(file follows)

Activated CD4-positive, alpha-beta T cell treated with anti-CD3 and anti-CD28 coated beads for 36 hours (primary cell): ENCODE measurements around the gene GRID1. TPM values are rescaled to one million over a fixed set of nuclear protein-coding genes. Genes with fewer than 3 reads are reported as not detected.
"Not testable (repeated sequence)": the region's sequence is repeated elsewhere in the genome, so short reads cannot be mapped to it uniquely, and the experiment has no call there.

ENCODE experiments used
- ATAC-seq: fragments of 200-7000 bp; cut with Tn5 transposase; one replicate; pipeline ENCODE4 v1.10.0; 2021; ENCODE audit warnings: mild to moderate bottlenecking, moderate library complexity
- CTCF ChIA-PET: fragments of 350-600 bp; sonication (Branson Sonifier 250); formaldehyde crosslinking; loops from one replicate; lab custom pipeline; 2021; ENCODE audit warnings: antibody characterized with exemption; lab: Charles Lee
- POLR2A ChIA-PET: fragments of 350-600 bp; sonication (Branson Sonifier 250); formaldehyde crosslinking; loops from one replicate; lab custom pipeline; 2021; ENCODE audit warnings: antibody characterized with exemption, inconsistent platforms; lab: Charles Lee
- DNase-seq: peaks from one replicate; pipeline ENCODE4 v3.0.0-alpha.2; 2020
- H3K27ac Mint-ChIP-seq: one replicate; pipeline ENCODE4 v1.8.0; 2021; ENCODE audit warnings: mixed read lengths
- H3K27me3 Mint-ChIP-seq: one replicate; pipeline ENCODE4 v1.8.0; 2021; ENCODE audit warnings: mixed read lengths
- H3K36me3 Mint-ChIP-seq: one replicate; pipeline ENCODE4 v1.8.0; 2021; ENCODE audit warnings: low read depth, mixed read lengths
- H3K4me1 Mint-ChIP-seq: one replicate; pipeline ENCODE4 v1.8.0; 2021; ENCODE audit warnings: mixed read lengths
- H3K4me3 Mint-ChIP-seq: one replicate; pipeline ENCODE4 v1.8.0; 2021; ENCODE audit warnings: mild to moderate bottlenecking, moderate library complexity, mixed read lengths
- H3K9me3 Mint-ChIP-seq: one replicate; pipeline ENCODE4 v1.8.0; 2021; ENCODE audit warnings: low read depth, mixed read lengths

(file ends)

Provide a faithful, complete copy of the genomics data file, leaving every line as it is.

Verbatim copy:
Activated CD4-positive, alpha-beta T cell treated with anti-CD3 and anti-CD28 coated beads for 36 hours (primary cell): ENCODE measurements around the gene GRID1. TPM values are rescaled to one million over a fixed set of nuclear protein-coding genes. Genes with fewer than 3 reads are reported as not detected.
"Not testable (repeated sequence)": the region's sequence is repeated elsewhere in the genome, so short reads cannot be mapped to it uniquely, and the experiment has no call there.

ENCODE experiments used
- ATAC-seq: fragments of 200-7000 bp; cut with Tn5 transposase; one replicate; pipeline ENCODE4 v1.10.0; 2021; ENCODE audit warnings: mild to moderate bottlenecking, moderate library complexity
- CTCF ChIA-PET: fragments of 350-600 bp; sonication (Branson Sonifier 250); formaldehyde crosslinking; loops from one replicate; lab custom pipeline; 2021; ENCODE audit warnings: antibody characterized with exemption; lab: Charles Lee
- POLR2A ChIA-PET: fragments of 350-600 bp; sonication (Branson Sonifier 250); formaldehyde crosslinking; loops from one replicate; lab custom pipeline; 2021; ENCODE audit warnings: antibody characterized with exemption, inconsistent platforms; lab: Charles Lee
- DNase-seq: peaks from one replicate; pipeline ENCODE4 v3.0.0-alpha.2; 2020
- H3K27ac Mint-ChIP-seq: one replicate; pipeline ENCODE4 v1.8.0; 2021; ENCODE audit warnings: mixed read lengths
- H3K27me3 Mint-ChIP-seq: one replicate; pipeline ENCODE4 v1.8.0; 2021; ENCODE audit warnings: mixed read lengths
- H3K36me3 Mint-ChIP-seq: one replicate; pipeline ENCODE4 v1.8.0; 2021; ENCODE audit warnings: low read depth, mixed read lengths
- H3K4me1 Mint-ChIP-seq: one replicate; pipeline ENCODE4 v1.8.0; 2021; ENCODE audit warnings: mixed read lengths
- H3K4me3 Mint-ChIP-seq: one replicate; pipeline ENCODE4 v1.8.0; 2021; ENCODE audit warnings: mild to moderate bottlenecking, moderate library complexity, mixed read lengths
- H3K9me3 Mint-ChIP-seq: one replicate; pipeline ENCODE4 v1.8.0; 2021; ENCODE audit warnings: low read depth, mixed read lengths